Last Updated 08 Sep 2017

At the Edge of the Earth

Category Forest, Tourism
Words 960 (3 pages)
Views 480

Below the snowline is a treeless zone of alpine pastures that have for generations been used for the summer grazing of goats and cattle. Agriculture is confined to the valleys and foothills, with fruit growing and viticulture on some sunny slopes.

Further down the mountin normal plants still cannot grow only plants that are adapted to the cold are able to grow. Forests of the pine trees grow higher up the mountain where it is colder. Forest of broad-leaved trees and a wide range of other vegetation grow at the base of the mountain.

Typically in mountain ranges it is high on the mountaintop. It is so cold that plants cannot grow here. There is only snow and bare rock. Summit regions above 3000 m (about 9800 ft) are glaciated. Peaks and crests, however, rise above the ice, displaying jagged shapes (tooth like horns, needles, and knife-edged ridges). About 2 % of the total area of the Alps is covered in ice. The longest valley glacier, the aletsch Glacier in the Bernese Alps, is 18 km (11ml) long.

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My great grandfather used to be a farmer but nowadays people in this area are no longer relaying on agriculture. Now people tend to work in the tourist industry and farmland has been give up to build ski slopes and lodges. Older people feel that the area has lost its natural beauty but most of their income comes from the tourist industry.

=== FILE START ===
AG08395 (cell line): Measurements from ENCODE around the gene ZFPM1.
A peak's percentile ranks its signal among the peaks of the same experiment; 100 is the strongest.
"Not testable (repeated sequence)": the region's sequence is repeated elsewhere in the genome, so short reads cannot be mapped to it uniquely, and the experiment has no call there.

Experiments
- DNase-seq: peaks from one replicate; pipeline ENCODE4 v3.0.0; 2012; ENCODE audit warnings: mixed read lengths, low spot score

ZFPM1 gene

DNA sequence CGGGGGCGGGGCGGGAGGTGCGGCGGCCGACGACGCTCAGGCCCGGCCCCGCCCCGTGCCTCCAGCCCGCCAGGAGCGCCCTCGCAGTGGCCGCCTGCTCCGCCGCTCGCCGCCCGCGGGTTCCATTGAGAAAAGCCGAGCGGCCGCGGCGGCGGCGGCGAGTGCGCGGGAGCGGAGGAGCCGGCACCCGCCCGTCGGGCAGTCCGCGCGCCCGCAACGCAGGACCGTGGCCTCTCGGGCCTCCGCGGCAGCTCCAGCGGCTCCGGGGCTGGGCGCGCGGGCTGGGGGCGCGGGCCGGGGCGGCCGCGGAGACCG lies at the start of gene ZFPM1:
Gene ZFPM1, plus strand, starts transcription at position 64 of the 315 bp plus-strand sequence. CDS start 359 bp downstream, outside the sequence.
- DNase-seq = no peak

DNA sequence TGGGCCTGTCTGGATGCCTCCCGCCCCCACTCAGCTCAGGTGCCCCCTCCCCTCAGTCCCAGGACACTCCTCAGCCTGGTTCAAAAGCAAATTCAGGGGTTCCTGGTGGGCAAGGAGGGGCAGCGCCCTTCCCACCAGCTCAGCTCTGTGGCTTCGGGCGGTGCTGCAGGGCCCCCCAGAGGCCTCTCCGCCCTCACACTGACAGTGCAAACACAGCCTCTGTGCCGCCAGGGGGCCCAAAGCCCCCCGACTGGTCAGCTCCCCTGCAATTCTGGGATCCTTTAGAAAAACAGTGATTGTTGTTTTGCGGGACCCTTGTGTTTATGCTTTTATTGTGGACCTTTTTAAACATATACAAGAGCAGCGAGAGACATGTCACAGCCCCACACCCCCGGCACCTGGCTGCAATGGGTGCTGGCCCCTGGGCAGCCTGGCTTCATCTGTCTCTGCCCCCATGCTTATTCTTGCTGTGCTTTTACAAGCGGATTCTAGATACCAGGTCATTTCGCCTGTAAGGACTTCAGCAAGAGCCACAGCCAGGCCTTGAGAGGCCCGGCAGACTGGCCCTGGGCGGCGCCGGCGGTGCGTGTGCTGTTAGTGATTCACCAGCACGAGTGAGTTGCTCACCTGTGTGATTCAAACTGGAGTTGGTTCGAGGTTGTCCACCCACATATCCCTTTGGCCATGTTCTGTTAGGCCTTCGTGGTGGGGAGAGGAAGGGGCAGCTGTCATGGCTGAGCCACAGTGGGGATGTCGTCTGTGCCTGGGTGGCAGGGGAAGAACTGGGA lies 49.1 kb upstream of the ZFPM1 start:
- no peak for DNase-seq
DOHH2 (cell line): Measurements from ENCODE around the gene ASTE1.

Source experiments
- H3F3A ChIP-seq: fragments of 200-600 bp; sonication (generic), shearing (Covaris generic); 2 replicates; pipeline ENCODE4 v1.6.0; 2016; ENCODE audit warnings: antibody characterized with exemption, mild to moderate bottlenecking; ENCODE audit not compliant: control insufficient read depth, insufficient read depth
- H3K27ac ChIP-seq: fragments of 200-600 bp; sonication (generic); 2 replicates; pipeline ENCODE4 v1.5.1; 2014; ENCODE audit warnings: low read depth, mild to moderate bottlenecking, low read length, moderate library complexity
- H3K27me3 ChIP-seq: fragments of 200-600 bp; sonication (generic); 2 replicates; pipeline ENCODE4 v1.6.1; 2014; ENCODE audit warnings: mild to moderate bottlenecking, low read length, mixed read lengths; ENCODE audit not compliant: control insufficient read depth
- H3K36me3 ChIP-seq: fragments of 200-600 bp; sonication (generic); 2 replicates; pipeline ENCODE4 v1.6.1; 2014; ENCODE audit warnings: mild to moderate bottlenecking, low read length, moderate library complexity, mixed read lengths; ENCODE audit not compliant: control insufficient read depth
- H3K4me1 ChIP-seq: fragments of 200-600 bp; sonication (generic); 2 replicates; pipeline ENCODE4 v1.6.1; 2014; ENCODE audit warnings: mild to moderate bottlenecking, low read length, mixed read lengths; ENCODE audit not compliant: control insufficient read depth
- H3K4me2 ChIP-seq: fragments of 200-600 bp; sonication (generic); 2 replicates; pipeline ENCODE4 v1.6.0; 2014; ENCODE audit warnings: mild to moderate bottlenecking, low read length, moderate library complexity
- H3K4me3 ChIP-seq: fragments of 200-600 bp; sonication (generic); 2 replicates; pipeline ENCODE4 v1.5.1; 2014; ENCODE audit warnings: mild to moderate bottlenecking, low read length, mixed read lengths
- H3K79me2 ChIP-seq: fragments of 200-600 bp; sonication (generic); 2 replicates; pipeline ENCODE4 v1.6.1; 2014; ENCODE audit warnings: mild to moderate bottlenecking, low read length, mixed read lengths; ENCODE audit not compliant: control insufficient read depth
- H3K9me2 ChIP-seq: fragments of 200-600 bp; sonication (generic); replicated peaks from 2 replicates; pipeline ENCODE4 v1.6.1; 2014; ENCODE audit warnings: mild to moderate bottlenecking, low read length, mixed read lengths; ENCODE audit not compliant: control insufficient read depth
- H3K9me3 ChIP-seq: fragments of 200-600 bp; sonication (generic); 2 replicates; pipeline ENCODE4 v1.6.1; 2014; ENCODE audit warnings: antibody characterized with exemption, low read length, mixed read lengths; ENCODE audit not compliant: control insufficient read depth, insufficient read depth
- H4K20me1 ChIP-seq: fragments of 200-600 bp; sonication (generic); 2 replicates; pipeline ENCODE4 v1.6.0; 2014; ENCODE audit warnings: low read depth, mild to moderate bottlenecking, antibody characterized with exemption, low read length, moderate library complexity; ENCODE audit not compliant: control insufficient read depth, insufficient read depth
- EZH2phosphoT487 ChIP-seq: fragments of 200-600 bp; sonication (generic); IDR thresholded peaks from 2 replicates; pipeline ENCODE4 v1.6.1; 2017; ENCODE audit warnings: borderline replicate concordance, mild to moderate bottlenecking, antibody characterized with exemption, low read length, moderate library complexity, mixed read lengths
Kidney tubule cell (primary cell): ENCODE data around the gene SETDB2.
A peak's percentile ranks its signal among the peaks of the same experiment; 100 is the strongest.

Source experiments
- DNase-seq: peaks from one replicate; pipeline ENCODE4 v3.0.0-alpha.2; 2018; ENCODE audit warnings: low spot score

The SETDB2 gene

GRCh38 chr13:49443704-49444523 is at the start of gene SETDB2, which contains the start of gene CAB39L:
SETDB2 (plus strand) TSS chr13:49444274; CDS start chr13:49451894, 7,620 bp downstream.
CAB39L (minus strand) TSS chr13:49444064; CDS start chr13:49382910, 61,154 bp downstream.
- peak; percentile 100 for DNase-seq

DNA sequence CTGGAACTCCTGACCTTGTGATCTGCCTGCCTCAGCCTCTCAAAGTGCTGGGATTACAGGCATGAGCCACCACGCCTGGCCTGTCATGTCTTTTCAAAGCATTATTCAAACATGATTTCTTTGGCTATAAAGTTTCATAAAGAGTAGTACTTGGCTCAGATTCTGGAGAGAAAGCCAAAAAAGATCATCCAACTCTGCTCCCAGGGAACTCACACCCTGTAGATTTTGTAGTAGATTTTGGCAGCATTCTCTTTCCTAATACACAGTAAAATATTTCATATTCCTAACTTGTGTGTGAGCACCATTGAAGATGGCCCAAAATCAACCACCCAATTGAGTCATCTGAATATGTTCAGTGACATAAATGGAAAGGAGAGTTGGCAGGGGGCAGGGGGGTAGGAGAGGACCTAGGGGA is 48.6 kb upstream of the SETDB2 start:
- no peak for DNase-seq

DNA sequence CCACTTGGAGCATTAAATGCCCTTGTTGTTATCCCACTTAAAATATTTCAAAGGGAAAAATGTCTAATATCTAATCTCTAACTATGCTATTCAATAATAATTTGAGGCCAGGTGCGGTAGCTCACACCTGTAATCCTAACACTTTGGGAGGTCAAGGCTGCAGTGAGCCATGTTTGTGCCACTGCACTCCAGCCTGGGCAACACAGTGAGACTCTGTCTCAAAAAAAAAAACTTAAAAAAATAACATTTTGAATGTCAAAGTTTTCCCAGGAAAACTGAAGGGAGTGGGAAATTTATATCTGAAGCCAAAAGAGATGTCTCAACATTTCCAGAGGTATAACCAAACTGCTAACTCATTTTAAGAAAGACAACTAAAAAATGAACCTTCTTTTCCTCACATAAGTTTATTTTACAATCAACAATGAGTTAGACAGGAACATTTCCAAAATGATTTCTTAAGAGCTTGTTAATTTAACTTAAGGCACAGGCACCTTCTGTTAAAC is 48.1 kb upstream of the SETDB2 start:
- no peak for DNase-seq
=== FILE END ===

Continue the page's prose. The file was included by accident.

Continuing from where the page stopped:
Oak, hornbeam, and pie trees dominate the warm foothill zones, and sheltered valleys opening onto the Upper Italian Lakes abound with subtropical vegetation. A region of beech forests encompasses the cooler zone and grades at higher elevations into the fir and spruce belt. Mountain maple, spruce, and larch extend to the timberline.

Living in mountainous regions can bring problems with individual isolated areas separated by mountains and rivers. In past times communications would have been a problem but since 1981 tunnels have been built linking areas. Higher areas in Fold Mountains like the Alps are not available to live because of the jagged ice and it is to cold. Traditionally the economy has relayed on farming and forestry. Alpine pastures have been used for grazing goats and cattle below the snow line.

Life has however changed in the Alps tourism has brought with it both benefits and problems.

50 million people visit the Alps every year. The attraction is mainly winter ski-ing. To cater for all these people forests have to be mown down to make room for the ski slopes and lodges for people o stay in.

Effects of tourism include erosion and acid rain from the many vehicles. Areas of this nature are prone to avalanches.

Benefits and problems can also be seen with the tunnels. There have been numerous accidents in the tunnels. Recently two trucks collided and exploded in the St. Gothard tunnel as a result a hundred people are missing. Long alpine tunnels are crucial in modern living but accidents have left officials questioning them.